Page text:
Story and Photos by Roger Sanders
This summer, Mary and I traveled to Germany and Ireland. Part of our time was spent touring the Porsche factory and going through the new Porsche museum with friends which is a separate story. I also had the opportunity to spend an interesting afternoon on an old German road that many Americans have heard about but few have driven. So, for those who haven’t been there:
What do you get when you mix...
- A place nicknamed “The Green Hell," or the “Ring."
- A place where every car manufacturer in the world brags that their cars are tested.
- A cash strapped business with $480 million dollars of EU debt.
- A 4,000 ft. long roller coaster that accelerates from inside a monster grandstand to 135 mph in 2.5 seconds.
- A world class Formula One track with new hotels and restaurants.
- An old county toll road from the 1920s called, "Nordschleife," (north loop) that’s open to the public and costs $35 to drive on its short, one way road.
What you get is the Nurburgring Motorsports Park with its Nordschleife of today.
For car enthusiasts around the world, the Ring (or Green Hell) is all about driving that old county toll road and not about all the expensive improvements that created their $480M debt. So what’s it like to drive the Ring? To answer that you need to know a little about the track itself and about what it takes to be qualified to drive on such a difficult road course at unlimited speeds. So picture this:
- A 13 mile race track with 174 turns and non-enforced speed limit signs.
- Almost the entire track has a deep, dark pine forest right up to the track edges.
- Armco steel barrier is on both sides to severely damage cars instead of having them hit trees.
- Almost no runoff areas and only about 28 feet wide with constant uphills and downhills.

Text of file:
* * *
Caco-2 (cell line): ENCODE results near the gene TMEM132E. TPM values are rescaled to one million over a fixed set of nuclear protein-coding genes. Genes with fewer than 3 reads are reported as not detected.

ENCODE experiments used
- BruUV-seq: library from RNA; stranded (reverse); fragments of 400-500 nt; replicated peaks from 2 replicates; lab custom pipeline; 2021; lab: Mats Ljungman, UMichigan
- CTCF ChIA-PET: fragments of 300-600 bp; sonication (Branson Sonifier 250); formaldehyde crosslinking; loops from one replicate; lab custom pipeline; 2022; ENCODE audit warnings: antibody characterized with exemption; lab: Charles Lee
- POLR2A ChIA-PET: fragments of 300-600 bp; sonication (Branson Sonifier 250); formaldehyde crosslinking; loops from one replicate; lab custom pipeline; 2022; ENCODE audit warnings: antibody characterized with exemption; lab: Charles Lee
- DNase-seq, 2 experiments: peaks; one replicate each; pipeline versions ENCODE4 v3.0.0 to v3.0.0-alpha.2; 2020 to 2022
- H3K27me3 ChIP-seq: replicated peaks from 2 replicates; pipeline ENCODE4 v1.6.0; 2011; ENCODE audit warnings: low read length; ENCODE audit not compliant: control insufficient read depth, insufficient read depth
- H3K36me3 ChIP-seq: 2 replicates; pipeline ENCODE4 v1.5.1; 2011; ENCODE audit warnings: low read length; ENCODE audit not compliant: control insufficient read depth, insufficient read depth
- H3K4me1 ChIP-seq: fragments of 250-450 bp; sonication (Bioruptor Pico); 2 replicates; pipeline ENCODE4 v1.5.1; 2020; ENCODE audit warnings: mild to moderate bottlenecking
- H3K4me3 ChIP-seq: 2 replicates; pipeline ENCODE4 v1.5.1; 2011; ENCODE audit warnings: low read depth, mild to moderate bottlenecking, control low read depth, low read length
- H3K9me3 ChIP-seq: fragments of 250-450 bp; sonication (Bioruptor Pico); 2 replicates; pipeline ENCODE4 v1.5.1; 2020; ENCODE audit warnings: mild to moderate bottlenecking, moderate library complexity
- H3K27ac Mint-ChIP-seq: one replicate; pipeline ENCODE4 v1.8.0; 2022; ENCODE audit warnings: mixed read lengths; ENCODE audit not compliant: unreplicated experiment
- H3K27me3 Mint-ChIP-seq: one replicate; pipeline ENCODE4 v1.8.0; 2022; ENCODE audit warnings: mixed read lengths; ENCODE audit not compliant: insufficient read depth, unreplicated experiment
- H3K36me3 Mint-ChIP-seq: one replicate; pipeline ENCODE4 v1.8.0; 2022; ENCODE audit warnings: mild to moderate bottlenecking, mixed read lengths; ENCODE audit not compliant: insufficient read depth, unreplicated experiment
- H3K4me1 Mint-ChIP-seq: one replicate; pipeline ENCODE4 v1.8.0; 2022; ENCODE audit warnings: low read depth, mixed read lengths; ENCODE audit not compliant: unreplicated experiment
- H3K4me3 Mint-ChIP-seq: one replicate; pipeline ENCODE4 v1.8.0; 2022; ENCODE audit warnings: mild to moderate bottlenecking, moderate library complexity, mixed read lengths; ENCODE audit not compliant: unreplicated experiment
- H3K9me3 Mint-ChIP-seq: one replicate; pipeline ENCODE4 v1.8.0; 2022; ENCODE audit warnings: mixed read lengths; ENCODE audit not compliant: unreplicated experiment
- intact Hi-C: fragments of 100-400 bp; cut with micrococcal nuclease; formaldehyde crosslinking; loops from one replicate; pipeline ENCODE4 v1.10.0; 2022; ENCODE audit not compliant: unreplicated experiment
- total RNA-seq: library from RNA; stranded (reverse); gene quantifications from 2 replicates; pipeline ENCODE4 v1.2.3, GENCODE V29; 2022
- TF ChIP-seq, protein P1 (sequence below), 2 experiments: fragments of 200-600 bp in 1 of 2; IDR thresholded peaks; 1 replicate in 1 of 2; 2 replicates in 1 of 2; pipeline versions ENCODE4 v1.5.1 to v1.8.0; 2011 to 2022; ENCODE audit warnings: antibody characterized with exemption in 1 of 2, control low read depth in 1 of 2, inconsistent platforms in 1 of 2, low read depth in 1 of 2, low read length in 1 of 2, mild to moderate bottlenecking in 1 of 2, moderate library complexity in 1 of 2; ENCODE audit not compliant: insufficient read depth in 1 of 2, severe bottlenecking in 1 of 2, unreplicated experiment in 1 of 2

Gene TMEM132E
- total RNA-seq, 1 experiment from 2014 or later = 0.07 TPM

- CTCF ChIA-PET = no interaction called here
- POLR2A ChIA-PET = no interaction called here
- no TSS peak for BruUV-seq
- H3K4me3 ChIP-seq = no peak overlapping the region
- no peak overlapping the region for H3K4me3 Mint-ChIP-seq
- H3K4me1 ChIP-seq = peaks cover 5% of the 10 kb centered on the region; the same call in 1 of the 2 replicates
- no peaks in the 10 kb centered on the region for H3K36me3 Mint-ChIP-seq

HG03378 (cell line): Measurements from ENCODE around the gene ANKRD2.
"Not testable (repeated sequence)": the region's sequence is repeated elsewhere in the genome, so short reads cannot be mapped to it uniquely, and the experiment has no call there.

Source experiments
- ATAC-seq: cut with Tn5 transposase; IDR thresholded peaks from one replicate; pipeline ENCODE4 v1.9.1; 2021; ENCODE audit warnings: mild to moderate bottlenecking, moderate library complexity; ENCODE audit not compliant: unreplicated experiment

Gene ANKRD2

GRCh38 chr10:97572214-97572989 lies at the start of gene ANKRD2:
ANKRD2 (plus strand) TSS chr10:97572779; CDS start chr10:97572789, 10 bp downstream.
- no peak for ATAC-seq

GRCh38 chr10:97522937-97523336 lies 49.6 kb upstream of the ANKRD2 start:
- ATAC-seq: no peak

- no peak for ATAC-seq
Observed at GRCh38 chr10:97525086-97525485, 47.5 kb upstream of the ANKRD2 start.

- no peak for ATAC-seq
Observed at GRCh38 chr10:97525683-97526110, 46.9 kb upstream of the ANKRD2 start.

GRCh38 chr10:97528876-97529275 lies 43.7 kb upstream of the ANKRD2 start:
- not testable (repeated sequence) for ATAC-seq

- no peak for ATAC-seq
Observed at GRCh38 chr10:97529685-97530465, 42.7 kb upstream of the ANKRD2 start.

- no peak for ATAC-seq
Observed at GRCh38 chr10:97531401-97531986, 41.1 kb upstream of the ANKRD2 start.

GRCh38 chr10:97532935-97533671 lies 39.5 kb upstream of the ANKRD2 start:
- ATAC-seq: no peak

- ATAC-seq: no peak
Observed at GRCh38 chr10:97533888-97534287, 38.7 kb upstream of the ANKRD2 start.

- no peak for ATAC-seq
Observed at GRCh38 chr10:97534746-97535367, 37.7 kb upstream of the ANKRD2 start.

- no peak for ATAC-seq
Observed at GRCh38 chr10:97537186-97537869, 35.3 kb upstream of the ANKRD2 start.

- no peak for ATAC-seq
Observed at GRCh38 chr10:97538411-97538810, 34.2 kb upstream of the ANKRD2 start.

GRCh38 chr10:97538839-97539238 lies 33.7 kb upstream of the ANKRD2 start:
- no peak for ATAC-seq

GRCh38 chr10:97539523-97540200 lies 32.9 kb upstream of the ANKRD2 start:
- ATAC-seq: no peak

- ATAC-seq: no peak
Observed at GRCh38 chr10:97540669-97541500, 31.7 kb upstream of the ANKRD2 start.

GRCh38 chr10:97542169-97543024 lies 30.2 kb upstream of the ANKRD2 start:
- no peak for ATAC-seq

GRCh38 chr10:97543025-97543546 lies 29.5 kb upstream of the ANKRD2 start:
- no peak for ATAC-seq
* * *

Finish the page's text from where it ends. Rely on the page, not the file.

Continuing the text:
- Hundreds of skid marks going off track. A dozen deaths and hundreds of serious injuries occur there each year.
- No vehicle safety checks, safety equipment, driver training or helmets are required.
- There are no speed limits and passing is allowed almost anywhere you can get away with it.
- Car to car racing goes on and you can find many “20-something” competitors in the pits.
- You can take passengers in your car.
With all that in mind, after paying our toll my long time friend Willi Jastrob and I entered the Ring in his new 2011 Boxster. For those that have driven at speed on our Oregon Raceway Park (ORP), the Ring is a never ending and narrow ORP, tightly lined with Armco in a deep dark pine forest. Yah, we got blown off the track but are you going to argue with a bunch of sweaty “twenty-somethings” on “crotch rockets” and in hot rodded sports cars that are passing you any place and any time? To our credit, Willi, a skilled driver, did pass a couple of cars. Even at the speeds a new Boxster is capable of, you spend all your time looking in the rear view mirrors.
About half way around the track we suddenly came upon a man on the left side of the road madly waving for us to slow down. As we entered the apex of that right hand turn a group of people were hanging over the Armco and peering out into the very dark forest. When we slowly exited this right hand turn, on the right side, there were about 10 parked cars with a big crotch rocket motor bike laying on its side. Apparently, a motor bike driver either hit a car setting up for the turn or totally misjudged the braking point and crashed into the left side Armco at the apex of the turn. The rider flew over the Armco and likely hit a tree at high speed while his bike bounced off the Armco and slid over the right side exit of the turn.
In spite of this serious crash, we continued to get blown off the track on the way back to the exit. After a short break it was my time to drive. As we entered the track entry point race control officials said that the track was now closed for the day due to the accident. So there I was, ready to lap the Ring and it closed.
The Ring, with all its new facilities is all that you’ve heard about and much, much more! It’s totally different than any American road racing track. Its nickname, “The Green Hell,” is for real and it can scare the hell out of you. With serious drivers, their challenge is to lap the 13 mile Ring in under 9 minutes, or maybe even under 8 minutes. With me, my challenge is to just drive the Ring.
Maybe next year I can do it in under 12 minutes!